NFTs and Carbon Footprint: What You need to Know

There has never been any major technological or digital advancement that did not come with some sort of price. When we started exploring oil and its possibilities in the 90s, we didn’t know that we would raise the temperature of the earth by almost 100% Climate change and global warming has been a major issue for the past 30 years, and sadly, cryptocurrency might be compounding that problem today. Recently, Elon Musk (CEO of Tesla, SpaceX) announced that Tesla is no longer buying any bitcoins because of the impact on the environment and He did so for good reason. The carbon emissions that accompany cryptocurrency mining and transactions will only get worse as it grows popular worldwide. In this article, we want to take a look at NFTs (the new buzz in the blockchain space) and the carbon footprint.


What is an NFT?

Before we take a look at the carbon footprint of NFTs and their impact on the environment, we should have a little background on what NFTs are and the purpose that they serve. An NFT is a non-fungible token used as proof of ownership for a piece of digital art. They allow artists and creatives to assert originality in their work by providing the art with a digital identity that is verified on the blockchain ledger. Even though NFT can still be copied, the original minted version will always be on the blockchain record and nobody can steal it away from the artist.

What is a carbon footprint?

The carbon footprint of any product is a round figure of all the carbon emissions released from creation to consumption of a product. It is not easy to calculate the exact carbon emissions generated by anyone product because the process is always very diverse. For example, if you want to calculate the carbon footprint of a football match, you have to look at the gas emissions released by the cars of football fans and teams, the gas emissions that come from running the stadium, and all its equipment during the match and also the gas used in running all the broadcasting stations all over the world. It is safe to say that it is impossible to accurately measure the carbon footprint of any product or service. This is why we use estimates for the calculation 

The carbon footprint left over by the production process of crypto has been frowned upon by many individuals, you can read about it more when you visit here, your reliable source of crypto information.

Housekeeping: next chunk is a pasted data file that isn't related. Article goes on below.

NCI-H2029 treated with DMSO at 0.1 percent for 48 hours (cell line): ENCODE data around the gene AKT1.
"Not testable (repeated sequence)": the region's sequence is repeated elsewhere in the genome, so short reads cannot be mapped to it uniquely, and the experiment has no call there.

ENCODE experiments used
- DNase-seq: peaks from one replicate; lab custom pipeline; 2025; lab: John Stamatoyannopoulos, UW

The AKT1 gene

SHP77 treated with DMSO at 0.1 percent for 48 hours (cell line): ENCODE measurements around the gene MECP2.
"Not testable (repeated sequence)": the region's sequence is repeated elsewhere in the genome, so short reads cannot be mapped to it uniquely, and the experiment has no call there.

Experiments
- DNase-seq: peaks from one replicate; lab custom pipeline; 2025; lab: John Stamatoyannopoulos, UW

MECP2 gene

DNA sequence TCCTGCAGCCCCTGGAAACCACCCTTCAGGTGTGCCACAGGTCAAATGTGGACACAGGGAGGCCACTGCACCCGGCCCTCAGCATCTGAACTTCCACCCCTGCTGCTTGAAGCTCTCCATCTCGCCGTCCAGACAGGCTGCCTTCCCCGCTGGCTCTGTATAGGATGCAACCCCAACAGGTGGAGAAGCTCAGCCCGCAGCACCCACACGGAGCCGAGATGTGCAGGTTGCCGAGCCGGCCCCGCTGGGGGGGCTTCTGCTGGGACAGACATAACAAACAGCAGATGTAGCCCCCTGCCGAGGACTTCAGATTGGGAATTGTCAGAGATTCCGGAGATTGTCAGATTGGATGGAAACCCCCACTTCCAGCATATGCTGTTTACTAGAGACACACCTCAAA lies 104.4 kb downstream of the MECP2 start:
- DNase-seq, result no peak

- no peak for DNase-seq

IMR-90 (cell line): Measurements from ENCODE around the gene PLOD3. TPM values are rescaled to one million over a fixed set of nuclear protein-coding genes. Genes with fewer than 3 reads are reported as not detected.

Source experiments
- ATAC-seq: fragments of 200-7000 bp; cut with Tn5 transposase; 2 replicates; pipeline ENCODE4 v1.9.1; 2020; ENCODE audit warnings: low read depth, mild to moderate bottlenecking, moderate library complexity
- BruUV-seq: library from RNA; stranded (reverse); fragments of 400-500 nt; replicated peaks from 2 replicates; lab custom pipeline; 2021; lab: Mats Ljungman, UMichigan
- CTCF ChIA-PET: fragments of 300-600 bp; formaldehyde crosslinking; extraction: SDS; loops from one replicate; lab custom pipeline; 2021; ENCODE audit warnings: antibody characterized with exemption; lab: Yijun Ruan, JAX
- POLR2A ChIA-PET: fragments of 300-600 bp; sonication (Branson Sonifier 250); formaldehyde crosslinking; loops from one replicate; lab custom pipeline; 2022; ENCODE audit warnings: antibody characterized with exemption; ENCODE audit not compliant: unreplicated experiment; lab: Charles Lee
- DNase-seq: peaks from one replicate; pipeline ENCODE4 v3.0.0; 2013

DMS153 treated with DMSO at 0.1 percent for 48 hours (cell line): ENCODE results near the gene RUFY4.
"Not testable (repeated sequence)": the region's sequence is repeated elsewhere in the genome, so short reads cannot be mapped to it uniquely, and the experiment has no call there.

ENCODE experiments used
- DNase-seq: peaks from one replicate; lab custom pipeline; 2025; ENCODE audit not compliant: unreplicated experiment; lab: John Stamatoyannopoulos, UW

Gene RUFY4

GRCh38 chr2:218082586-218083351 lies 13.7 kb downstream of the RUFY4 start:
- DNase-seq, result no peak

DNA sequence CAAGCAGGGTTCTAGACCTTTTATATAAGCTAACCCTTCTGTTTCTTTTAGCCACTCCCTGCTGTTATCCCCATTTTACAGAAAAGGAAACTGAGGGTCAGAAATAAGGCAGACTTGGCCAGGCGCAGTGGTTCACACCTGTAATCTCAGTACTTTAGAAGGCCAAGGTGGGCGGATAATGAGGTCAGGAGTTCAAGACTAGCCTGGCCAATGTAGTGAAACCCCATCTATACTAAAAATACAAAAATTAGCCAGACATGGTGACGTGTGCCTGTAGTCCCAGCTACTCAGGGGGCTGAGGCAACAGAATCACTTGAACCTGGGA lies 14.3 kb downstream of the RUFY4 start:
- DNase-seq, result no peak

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NFTs and Carbon Footprint

The digital art themselves do not carry any carbon footprint. However, the process of minting and transacting NFTs has outrageous carbon footprints. An average transaction for one NFT is 48kg C02 and that occurs anytime an NFT is minted, bought, or sold. This is because NFTs run on the Ethereum blockchain and over the years, Ethereum has been notorious for its increasing gas fees. The blockchain consumes a lot of energy to process a single transaction. If you want to gain perspective on the issue, then look at it from this angle. The carbon footprint generated by a single NFT/Ethereum transaction is equivalent to 74,000 VISA transactions.

The solution

Ethereum runs on a proof of work system and that is why it consumes so much energy. Ethereum developers are set to launch an upgraded Ethereum 2.0 version that runs on a proof of stake system and significantly uses way less electricity than what we currently have today. Proof of stake blockchains like Tezos and Polygon already consume much less electricity and NFTs enthusiasts can divert their trade to these platforms in the meantime.   


NFTs have such a huge potential for the future and people are currently making a lot of money from it today. Should you stop exploring the NFT space because it is slowly destroying the planet? Well, that is up to you. However, you must have this information so you can make well-rounded decisions.